A World Less Away is a honeycomb, blackbox, dream codex and memory palace. These poems traffic in the interstices of our lives where the quotidian is imbued with meaning and hums with metaphysical unrest. By turns existential, surreal and elegiac, the poems in this collection take swerves that are sure to transport the reader to the oneiric side of reality while never losing sight that "flesh was the first simile/we were given, /to feel, conjure, /never truly inhabit."

The cosmic reach of this work is powerful, effective.
Sixteen Rivers Press

A World Less Away is a masterful mapping, an aesthetic atlas of ideas, war, creation, economic decline, tenderness, and the journeys we make among them.  Populated by figures as diverse as Glen Gould, Georgia O’Keefe, Paul Celan, Jorge Luis Borges, Dante Aligheri, Andrew Wyeth, Icarus and even Shakespeare, Gutierrez’s poems inhabit a country of profound engagement and gorgeous reflection. Meditative and inquisitive, these poems migrate between the personal and the political in modes both smart and accessible. “Let us all drink in the praise of stars,” Gutierrez writes. I’m all for that, but let us drink in praise of these wonderful poems. Dean Rader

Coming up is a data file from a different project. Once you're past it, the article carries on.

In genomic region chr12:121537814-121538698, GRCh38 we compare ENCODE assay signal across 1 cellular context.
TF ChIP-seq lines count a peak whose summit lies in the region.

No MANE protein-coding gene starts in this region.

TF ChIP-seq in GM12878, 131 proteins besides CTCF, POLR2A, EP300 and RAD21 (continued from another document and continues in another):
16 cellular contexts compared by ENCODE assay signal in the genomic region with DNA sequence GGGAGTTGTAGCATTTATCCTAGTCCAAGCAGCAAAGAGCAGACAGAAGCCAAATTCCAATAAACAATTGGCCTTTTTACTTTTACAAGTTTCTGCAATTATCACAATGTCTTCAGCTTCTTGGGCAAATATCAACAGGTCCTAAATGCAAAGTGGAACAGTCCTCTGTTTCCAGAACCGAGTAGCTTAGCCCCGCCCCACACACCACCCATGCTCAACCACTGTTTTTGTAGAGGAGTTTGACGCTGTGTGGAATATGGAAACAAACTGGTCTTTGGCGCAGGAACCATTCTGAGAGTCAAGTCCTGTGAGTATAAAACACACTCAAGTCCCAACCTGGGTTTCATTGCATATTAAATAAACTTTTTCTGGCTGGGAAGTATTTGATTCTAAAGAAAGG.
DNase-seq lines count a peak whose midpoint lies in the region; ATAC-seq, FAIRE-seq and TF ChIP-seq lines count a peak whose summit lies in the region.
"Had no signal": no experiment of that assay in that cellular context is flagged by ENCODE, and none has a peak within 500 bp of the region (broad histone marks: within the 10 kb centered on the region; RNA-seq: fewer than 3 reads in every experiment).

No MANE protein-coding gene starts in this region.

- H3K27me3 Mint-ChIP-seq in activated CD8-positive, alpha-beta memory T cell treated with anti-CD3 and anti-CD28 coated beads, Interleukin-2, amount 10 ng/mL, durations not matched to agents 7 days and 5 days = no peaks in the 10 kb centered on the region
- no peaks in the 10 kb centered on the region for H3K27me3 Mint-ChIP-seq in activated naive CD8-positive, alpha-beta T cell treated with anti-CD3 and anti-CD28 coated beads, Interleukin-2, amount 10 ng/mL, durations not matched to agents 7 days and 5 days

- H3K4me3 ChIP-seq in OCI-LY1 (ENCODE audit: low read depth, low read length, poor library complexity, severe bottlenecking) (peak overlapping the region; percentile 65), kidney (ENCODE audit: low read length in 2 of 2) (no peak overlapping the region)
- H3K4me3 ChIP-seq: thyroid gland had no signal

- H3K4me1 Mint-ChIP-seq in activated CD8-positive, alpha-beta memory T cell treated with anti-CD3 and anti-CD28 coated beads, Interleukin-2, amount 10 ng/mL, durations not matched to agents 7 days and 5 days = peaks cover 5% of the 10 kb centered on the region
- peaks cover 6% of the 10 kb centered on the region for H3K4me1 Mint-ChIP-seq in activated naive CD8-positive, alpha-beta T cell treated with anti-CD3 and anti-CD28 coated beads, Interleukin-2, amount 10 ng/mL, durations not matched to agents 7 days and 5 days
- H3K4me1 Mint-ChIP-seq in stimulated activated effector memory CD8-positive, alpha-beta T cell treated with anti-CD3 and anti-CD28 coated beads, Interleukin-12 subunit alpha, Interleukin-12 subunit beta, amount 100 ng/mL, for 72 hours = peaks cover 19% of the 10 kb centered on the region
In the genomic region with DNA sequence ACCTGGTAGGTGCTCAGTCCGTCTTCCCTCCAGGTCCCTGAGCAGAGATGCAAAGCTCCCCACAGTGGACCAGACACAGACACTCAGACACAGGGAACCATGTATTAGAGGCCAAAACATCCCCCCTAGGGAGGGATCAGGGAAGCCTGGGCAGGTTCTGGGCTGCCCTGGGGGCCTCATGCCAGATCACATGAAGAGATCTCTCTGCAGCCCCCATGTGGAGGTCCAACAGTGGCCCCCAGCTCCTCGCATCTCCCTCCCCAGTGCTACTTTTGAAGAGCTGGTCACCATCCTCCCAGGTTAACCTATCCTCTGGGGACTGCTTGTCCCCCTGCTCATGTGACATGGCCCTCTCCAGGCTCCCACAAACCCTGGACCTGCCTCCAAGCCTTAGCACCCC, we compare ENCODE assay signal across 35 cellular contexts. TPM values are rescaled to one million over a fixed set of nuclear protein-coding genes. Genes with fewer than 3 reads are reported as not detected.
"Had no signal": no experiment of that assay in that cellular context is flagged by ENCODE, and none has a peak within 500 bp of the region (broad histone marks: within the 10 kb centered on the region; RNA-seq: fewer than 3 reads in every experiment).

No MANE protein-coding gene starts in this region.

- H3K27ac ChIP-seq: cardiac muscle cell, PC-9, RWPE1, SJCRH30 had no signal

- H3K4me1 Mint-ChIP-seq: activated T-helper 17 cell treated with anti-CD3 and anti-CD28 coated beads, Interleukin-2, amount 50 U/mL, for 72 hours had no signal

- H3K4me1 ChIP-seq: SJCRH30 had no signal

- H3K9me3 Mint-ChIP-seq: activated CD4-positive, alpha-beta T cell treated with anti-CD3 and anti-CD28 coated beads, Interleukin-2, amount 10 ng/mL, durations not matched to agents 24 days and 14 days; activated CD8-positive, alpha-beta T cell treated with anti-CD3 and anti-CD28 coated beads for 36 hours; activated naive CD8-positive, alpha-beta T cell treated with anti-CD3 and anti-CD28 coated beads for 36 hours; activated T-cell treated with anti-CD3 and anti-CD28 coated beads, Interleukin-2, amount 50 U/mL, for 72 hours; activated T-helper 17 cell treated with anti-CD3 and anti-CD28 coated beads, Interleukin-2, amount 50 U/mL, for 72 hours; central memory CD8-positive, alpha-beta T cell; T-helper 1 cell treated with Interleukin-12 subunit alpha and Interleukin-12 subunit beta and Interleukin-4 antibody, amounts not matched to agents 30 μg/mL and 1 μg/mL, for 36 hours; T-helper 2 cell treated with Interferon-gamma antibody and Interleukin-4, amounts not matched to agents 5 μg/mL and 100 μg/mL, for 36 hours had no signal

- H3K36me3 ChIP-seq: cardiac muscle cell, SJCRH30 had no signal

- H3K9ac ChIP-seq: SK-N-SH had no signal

"For so much beauty/there's carbon load." In José Luis Gutiérrez's poems, dark and light are balanced, albeit precariously. The voice in these poems is one of barely suppressed intensity, a voice that blends comedy and distress with precision: "I hate watches/almost as much as dandruff and Republicans." Lines from these remarkable poems, such as "A trace of civet reminds me of an intangible wound" and "This pigeon with a broken wing/justifies my fear of flying," will surely come back to you in your dreams. Erica Goss, Los Gatos Poet Laureate Emerita